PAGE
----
You Always Have an Audience

This post was written by Kendra Raguckas, Senior Director of Learning at The Latimer Group.

Recently, we had a wonderful experience facilitating a written communication training for the leadership of a local fire department. As we do with all our learning experiences, at the end we asked what made the most impact on them during the training. One comment stood out to me the most. “I did not know those reports had an audience.

As a learning professional, I live for those breakthrough moments because you know you have significantly impacted the way someone thinks and is likely to behave. In this instance, however, the shift was not only for the participant… it also had a big impact on me. “Knowing your audience” is a foundational principle in The Latimer Model, and everything we do here at The Latimer Group. And because of the fact that we breathe that concept every day, it had never occurred to me that someone may not know that they always have an audience, in all of their communications. I assumed this was obvious, to everyone, all of the time. And most of the time, it probably is obvious. But there are clearly times, no matter how few, when it might be easy for people to forget oh, SOMEONE is going to actually read this.

Here is another example. Many organizations use a Customer Relationship Management (CRM) system. And those who do almost certainly update the database many times throughout the day, with notes, contact information, and other nuggets that are crucial to remember. Often we might enter those notes in some sort of shorthand, from our perspective, that will make sense to us. Because we are using those notes to remind ourselves what we learned. The drafting of the notes is often driven by I want to make sure I remember this… the operative word there, being “I.”

But occasionally, we are reminded that the purpose of putting the notes into the CRM (instead of, for example, our own personal work notebook), that someone else on our team might read those notes. In fact, we hope they WILL read those notes. So, if we take a step back and look past the initial goal of just capturing what we heard, we should realize that there is in fact an important audience for those CRM notes… our colleagues, and anyone on our team who also needs to understand the nature of that client account.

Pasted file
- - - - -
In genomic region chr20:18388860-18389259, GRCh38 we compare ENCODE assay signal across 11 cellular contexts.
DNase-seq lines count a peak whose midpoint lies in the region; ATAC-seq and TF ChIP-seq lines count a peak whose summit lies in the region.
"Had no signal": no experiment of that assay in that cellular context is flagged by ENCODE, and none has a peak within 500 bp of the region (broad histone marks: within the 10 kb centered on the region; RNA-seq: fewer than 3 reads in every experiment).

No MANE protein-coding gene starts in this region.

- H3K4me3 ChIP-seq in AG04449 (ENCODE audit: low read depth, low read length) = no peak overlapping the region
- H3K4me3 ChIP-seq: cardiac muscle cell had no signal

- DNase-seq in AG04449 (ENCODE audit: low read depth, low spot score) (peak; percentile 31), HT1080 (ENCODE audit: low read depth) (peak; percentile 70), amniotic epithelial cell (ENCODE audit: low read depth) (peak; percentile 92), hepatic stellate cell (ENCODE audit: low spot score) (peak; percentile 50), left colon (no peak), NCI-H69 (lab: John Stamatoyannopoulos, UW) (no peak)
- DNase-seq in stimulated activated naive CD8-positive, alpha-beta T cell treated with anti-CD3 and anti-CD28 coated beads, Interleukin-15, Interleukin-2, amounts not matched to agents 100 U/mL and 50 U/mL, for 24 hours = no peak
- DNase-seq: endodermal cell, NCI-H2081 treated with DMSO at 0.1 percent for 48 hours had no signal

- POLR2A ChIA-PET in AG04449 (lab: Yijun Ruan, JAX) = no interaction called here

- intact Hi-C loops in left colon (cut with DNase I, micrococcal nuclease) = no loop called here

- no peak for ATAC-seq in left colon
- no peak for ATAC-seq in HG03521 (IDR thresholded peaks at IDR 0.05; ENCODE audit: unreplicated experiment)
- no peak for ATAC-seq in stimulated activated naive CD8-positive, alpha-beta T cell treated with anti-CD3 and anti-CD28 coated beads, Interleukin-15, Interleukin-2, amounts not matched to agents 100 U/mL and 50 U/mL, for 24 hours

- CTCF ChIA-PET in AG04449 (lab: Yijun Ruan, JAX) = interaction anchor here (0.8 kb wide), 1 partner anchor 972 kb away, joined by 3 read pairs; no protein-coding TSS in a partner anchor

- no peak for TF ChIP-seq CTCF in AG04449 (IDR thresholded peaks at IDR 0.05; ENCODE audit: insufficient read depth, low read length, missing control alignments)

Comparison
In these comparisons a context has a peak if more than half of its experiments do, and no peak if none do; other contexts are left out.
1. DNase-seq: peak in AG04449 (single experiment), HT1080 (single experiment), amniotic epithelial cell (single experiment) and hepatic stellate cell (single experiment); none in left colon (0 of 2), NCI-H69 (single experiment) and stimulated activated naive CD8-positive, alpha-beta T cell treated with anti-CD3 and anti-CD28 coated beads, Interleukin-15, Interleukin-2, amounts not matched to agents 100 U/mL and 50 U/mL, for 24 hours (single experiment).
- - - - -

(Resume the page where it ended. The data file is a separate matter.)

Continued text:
In other words, we always have an audience. Always.

So, when it comes to your business writing, whether it is notes in a CRM, or seemingly benign report that you assume will never again see the light of day, don’t ever forget that every piece of business writing has an audience. Which means that every piece of business writing should also have some goals and audience understanding included in its drafting.

Always think about your audience. That’s the key to consistently powerful business communication, written or spoken.

Have a great day!

Does your team:
– Take too long to make decision?
– Fail to ask for what it wants or needs from you?
– Make things too complicated?
– Deliver unconvincing or disorganized presentations?
– Have new hires who are unprepared to communicate in the workplace?

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Kendra Raguckas

A book about change

The Latimer Group’s CEO Dean Brenner is a noted keynote speaker and author on the subject of persuasive communication. He has written three books, including Persuaded, in which he details how communication can transform organizations into highly effective, creative, transparent environments that succeed at every level.